Peach Street Distillers— makers of Jackelope Gin— are something of the old kid on the block when it comes to the craft distillery movement. Founded by brewers turned distillers in 2004, Peach Street won “Distillery of the Year” in 2012, at a time when craft spirits were still just taking off in the United States.
Colorado’s progressive stance during the craft brewing movement inspired the state to be one of the first to really loosen up old prohibition era regulations to inspire the craft distilling movement to blossom hastily.
Peach Street Distillers has several gins, including Tub Gin, and four variations on their flagship Jackelope Gin. Jackelope is distilled from a base of grain and features seven botanicals including hand-picked juniper.
Jackelope Gin has a gentle pine and lemon forward nose. Very piney juniper note, and a very vivid, almost Meyer Lemon character to the citrus. Clean and inviting.
The palate begins with citrus up front. Notes of linalool, coriander, and hibiscus lend Jackelope Gin a floral/fruity mid-palate. Towards the end it turns a bit more spice forward. A more traditional gin note of coriander segues into an unusual note of Macademia Nut. The finish has a surprisingly dry minerality to it— it leaves the palate with a sensation somewhere between calcium/chalk and the bitterness you get from quinine. Especially as a counterpoint to the earlier more vivid notes, the finish brings it home and lends Jackelope Gin a nice balance.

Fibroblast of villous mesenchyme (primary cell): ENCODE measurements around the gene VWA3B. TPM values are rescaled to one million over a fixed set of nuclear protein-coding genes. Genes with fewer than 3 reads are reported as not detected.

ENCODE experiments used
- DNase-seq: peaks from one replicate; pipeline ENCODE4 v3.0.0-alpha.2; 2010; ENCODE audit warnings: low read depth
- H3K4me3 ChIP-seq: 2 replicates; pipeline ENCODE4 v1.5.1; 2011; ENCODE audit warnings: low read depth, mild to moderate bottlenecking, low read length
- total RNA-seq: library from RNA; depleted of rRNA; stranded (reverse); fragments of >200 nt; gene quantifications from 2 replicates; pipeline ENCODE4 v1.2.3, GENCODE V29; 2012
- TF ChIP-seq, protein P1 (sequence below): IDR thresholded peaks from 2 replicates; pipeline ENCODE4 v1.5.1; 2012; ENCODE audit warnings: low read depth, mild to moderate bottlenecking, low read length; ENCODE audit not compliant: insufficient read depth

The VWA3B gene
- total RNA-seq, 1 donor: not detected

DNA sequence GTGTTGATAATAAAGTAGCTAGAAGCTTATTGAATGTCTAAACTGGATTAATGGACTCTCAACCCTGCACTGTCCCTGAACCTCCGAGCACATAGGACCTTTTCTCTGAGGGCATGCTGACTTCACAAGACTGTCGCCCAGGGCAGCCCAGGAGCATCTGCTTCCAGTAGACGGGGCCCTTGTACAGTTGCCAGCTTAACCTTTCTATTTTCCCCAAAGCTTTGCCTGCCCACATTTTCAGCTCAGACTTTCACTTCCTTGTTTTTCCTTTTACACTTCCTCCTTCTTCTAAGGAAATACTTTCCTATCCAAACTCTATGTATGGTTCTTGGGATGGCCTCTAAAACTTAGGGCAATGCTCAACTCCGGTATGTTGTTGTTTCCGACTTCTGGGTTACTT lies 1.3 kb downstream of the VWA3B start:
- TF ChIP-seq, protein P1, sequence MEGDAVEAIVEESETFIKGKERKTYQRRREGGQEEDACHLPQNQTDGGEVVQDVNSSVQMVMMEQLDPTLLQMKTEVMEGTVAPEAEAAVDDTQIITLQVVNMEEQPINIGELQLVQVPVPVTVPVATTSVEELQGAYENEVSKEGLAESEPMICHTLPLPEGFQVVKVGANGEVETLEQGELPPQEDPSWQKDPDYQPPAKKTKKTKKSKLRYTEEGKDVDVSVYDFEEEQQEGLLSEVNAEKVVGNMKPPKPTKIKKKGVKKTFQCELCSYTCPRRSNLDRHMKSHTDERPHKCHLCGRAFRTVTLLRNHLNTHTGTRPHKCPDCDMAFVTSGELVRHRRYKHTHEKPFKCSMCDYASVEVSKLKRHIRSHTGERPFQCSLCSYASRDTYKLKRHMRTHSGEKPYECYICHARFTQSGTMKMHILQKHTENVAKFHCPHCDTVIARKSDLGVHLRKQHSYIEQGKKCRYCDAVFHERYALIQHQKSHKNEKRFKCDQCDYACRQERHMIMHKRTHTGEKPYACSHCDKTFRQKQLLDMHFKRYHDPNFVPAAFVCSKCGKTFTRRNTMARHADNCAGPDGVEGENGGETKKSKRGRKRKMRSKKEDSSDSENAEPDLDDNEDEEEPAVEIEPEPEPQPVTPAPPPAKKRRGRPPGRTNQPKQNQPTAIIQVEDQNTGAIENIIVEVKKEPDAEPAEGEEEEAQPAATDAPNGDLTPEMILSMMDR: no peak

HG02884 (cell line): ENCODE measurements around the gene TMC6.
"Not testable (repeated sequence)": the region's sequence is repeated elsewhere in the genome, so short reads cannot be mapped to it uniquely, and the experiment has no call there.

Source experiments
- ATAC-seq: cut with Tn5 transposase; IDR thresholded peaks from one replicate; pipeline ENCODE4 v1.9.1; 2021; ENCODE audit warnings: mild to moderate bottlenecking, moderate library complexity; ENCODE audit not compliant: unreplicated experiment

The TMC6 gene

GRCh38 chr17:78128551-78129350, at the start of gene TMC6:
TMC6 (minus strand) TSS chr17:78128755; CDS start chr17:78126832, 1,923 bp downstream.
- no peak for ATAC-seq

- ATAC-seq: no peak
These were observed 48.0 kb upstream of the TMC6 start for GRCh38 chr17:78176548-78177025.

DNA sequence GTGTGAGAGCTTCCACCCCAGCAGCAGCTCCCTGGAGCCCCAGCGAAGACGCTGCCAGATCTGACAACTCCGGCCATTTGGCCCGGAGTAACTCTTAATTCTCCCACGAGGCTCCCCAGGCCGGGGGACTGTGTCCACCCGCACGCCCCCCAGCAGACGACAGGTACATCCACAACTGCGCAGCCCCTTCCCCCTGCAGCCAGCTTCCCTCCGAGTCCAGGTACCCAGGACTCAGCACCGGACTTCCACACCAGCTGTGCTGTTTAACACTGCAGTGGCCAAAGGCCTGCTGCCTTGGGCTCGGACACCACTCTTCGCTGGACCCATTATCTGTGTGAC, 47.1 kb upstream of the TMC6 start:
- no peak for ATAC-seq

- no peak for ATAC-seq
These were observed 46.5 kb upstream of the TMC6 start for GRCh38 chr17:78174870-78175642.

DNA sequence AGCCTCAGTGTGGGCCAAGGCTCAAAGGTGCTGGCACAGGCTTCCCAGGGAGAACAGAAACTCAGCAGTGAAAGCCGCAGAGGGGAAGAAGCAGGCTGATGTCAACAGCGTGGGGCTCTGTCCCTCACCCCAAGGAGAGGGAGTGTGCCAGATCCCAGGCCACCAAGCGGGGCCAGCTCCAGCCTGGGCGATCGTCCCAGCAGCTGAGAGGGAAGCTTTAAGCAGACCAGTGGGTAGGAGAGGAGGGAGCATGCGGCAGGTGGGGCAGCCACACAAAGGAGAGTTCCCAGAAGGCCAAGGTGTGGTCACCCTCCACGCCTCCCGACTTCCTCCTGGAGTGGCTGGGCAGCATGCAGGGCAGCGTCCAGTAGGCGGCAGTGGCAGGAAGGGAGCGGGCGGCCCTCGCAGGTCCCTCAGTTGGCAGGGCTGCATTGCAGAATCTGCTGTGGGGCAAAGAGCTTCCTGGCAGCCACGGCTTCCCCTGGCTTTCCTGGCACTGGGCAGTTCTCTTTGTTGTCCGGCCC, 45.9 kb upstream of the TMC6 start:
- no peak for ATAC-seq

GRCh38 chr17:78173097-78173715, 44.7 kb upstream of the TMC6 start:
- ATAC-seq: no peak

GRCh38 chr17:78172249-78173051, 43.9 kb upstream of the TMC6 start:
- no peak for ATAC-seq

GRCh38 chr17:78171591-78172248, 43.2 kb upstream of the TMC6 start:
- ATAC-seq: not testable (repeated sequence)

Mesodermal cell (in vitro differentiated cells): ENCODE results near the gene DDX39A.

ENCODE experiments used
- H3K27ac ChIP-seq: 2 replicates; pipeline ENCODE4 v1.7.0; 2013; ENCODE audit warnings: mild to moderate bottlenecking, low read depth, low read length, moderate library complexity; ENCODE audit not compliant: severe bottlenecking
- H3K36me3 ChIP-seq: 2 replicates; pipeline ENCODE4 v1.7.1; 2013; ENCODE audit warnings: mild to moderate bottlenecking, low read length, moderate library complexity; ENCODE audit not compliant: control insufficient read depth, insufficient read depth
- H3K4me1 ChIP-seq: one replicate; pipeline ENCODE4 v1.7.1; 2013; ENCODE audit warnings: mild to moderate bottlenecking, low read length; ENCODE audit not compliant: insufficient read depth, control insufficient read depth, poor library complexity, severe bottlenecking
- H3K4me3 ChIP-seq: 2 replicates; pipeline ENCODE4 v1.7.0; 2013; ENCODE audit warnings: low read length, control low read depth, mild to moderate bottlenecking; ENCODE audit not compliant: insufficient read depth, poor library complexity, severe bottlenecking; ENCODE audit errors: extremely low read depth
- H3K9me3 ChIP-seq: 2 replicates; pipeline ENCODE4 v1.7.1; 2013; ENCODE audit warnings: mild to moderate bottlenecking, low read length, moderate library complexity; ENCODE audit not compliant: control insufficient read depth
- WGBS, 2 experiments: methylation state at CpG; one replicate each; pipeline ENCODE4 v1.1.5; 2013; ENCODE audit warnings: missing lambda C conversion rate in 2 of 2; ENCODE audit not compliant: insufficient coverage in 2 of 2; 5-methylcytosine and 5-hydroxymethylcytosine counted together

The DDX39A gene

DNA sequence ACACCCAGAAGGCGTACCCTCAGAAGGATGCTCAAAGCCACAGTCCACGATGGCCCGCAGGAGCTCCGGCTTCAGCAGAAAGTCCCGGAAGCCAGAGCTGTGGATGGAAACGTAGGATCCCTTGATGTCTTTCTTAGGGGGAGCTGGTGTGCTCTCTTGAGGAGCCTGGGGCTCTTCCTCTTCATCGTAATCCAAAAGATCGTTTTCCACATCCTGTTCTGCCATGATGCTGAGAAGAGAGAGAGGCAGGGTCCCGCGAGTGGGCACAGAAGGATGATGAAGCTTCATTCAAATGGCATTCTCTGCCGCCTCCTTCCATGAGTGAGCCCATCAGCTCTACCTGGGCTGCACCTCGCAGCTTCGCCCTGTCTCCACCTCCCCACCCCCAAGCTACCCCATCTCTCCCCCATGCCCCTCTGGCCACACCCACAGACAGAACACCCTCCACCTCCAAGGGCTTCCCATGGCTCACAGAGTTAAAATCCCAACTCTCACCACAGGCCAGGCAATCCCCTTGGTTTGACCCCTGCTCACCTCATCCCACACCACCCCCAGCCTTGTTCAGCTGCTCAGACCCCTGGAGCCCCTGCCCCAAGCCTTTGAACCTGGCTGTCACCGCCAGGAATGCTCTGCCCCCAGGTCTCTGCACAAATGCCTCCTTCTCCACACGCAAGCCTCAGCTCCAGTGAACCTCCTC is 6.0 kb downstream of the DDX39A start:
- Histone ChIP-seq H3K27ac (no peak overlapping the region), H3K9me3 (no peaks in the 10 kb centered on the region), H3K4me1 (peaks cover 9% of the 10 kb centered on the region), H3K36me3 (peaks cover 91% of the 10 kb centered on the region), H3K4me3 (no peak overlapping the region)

Mixed with tonic, Jackelope Gin becomes surprisingly more nutty and spice-forward. Some of those fruit notes I picked up when sipping it neat. The Gin and Tonic is a spicy, robust and earthy mix of pecan, forest floor, coriander and resin-forward-juniper.
As for the Martini, garnished with a twist it plays up the citrus on the nose while the Vermouth amplifies that earthy minerality on the finish.
Jackelope Gin pairs nicely with citrus and is a good gin choice if you’re making Tom Collins or Aviation cocktails. Delicious.
Jackelope Gin introduces a kind of balance not usually tasted in gins. I’m not sure the botanical blend— but that finish is rather unique. Otherwise, while the flavor deviates from the classic juniper-forward approach, Jackelope is contemporary and spice-forward— and quite nicely done. The only downside might be that mid-palate confluence of botanicals that comes across as heavily linalool influenced with that tinge of fruit loop. Otherwise, it’s a good gin that shows its best side in cocktails.
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